For Metaverse, the focus is on online users having real-life experiences through interconnected virtual and augmented environments. This level of engagement blends the physical and virtual realities in the sense that it connects to every aspect of human interaction. There is a sort of transition or escape the Metaverse provides for users that creates an alternative world for them and helps them stretch the full potential of the online space through technologies like Virtual Reality and Augmented Reality. The closest we have to this experience is that of the gaming industry, the 3D experience. But the Metaverse provides even more.

Another boom that comes with the Metaverse is the integration of the blockchain and the Web3 experiences.

Metaverse, through the blockchain, helps users decentralise control of what they do in their various virtual spaces, which means that roles of tech giants are actively sidelined.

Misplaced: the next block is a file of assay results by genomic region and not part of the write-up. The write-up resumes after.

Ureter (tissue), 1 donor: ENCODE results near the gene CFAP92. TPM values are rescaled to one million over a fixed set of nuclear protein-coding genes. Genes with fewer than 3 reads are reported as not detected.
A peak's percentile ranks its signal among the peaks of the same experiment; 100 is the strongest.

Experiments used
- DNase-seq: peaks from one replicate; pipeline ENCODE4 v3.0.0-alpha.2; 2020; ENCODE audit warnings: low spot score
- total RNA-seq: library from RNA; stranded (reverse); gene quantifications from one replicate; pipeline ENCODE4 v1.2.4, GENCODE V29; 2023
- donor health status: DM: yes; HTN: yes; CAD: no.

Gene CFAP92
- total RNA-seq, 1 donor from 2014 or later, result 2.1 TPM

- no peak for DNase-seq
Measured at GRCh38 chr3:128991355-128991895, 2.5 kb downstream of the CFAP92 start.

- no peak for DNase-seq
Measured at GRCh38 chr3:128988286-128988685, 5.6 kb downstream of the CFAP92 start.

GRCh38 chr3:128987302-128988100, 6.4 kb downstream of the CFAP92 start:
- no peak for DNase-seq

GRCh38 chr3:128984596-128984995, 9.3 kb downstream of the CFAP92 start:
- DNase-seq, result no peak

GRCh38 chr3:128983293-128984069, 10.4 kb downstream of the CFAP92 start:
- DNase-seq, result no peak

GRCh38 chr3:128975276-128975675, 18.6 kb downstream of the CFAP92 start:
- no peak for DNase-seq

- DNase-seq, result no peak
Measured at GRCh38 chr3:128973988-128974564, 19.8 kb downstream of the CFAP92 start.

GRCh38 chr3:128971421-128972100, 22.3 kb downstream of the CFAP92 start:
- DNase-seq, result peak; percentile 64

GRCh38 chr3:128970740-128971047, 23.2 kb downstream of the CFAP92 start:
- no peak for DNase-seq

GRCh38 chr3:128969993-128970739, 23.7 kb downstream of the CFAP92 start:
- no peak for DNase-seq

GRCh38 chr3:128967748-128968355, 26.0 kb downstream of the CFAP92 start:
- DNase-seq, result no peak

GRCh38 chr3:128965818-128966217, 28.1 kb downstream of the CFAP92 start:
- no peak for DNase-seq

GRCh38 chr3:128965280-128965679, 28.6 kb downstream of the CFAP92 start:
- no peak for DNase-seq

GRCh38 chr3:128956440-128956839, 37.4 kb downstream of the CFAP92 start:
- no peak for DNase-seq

On the other hand, the Web3 secures the users’ absolute ownership and control of data and the maximum security that comes with encryption. This translates to users deciding when their data is to be used, seen and shared. The centrality of the Internet of Things also comes with Web3, which allows for smooth interoperability in the virtual space. The user is not only secured in terms of privacy but also made to engage in value addition and influencing structures of the companies through the help of NFTs and smart contracts.


NFT and Metaverse in Nigeria

Nigeria, as a country, is a potential benefactor of the boom and trending economic injections of NFTs, and the Metaverse opens the global world. The country’s massive young population agrees with this, but the thorn therein is seen in the under-exploration or redundancy that comes with adapting to the global technological trend. Several reasons are responsible for this, but still, few Nigerians have found their path in redefining the contributions of what the country tends to gain.